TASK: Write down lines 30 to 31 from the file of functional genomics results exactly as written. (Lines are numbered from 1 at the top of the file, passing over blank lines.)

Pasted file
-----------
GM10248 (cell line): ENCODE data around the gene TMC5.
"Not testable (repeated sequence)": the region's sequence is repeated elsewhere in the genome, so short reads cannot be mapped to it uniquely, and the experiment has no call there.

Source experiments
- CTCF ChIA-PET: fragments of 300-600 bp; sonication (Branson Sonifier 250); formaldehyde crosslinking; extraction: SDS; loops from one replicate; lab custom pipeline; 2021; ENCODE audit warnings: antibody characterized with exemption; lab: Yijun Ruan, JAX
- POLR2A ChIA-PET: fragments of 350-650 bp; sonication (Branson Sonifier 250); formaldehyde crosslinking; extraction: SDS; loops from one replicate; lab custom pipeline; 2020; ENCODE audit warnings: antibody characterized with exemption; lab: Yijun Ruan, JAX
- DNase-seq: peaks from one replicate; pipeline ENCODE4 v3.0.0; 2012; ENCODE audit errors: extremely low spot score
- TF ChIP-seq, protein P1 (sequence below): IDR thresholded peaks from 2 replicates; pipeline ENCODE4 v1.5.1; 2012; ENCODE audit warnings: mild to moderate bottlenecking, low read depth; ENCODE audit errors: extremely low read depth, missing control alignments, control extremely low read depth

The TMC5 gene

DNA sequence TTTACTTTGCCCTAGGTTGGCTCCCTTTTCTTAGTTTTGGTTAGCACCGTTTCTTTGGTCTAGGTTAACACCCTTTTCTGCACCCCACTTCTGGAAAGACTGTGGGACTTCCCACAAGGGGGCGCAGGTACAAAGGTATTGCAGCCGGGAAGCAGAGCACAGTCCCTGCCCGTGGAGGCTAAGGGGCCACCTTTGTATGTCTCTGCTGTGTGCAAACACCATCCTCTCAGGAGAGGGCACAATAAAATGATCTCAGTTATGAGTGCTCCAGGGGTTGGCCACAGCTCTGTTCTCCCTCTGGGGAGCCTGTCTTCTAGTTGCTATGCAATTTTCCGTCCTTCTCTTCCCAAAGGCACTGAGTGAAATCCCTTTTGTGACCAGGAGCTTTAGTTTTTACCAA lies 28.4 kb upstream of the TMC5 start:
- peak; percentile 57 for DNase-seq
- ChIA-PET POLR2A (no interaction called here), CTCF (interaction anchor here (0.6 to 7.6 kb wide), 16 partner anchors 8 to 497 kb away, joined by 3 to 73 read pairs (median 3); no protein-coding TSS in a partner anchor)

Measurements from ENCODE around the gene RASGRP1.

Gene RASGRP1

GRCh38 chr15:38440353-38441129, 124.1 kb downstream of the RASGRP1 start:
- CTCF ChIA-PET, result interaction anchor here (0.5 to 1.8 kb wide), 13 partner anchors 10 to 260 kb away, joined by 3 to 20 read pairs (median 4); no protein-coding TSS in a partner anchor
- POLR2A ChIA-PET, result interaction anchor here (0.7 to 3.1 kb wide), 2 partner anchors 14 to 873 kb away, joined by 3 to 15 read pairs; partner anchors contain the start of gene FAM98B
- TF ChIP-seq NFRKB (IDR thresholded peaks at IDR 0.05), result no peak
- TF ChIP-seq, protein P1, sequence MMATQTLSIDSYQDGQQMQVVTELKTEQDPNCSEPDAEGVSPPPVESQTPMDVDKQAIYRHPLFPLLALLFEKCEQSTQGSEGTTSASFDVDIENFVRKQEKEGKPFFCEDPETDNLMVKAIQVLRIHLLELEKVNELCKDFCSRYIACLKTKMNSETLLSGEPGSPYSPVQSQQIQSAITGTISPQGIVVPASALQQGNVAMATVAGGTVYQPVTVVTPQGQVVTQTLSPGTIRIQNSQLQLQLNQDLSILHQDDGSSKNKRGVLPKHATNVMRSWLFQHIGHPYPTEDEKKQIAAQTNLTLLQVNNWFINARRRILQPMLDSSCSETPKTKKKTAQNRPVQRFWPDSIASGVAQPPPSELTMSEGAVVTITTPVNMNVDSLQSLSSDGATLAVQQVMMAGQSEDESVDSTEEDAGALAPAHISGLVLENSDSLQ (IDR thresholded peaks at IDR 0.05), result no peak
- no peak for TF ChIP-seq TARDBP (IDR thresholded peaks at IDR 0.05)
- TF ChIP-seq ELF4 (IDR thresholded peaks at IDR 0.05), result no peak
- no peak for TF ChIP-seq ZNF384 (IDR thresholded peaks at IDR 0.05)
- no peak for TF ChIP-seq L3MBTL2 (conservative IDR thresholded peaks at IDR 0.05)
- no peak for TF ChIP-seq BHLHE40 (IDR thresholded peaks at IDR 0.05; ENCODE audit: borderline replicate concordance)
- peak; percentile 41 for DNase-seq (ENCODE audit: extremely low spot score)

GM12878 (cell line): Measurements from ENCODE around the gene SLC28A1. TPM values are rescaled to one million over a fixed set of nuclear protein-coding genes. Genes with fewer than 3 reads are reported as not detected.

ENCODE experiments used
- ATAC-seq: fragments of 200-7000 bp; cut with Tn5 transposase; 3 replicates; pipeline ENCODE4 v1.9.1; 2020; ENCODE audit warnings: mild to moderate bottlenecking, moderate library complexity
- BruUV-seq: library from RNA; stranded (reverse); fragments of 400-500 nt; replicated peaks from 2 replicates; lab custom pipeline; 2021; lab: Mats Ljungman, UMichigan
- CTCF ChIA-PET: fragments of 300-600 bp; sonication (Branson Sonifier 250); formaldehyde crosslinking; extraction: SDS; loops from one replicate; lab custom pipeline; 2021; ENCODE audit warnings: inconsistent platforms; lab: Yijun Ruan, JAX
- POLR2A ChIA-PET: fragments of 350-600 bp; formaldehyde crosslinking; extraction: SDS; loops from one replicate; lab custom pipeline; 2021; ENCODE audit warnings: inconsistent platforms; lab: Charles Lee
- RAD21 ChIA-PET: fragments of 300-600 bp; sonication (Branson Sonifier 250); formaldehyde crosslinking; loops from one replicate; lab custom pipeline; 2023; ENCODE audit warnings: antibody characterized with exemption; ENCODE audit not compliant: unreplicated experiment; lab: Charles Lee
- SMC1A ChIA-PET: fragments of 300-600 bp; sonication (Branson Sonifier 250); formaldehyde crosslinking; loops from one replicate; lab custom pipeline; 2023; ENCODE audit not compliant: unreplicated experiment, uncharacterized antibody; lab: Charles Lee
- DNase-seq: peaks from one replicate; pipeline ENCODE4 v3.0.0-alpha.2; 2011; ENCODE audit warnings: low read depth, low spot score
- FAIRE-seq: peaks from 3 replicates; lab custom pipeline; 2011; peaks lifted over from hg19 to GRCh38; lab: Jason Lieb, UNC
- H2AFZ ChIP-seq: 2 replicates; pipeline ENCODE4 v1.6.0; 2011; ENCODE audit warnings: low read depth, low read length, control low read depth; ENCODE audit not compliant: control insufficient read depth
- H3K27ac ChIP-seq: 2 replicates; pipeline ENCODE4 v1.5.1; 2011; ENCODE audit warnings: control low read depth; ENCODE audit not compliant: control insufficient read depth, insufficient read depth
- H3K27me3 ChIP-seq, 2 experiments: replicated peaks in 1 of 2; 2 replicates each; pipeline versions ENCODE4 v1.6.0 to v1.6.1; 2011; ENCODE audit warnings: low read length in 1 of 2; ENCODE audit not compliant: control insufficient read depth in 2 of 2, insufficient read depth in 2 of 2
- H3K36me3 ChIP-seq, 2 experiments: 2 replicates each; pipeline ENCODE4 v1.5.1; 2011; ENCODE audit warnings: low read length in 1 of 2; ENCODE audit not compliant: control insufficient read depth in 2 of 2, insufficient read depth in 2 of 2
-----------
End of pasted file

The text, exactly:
- POLR2A ChIA-PET: fragments of 350-600 bp; formaldehyde crosslinking; extraction: SDS; loops from one replicate; lab custom pipeline; 2021; ENCODE audit warnings: inconsistent platforms; lab: Charles Lee
- RAD21 ChIA-PET: fragments of 300-600 bp; sonication (Branson Sonifier 250); formaldehyde crosslinking; loops from one replicate; lab custom pipeline; 2023; ENCODE audit warnings: antibody characterized with exemption; ENCODE audit not compliant: unreplicated experiment; lab: Charles Lee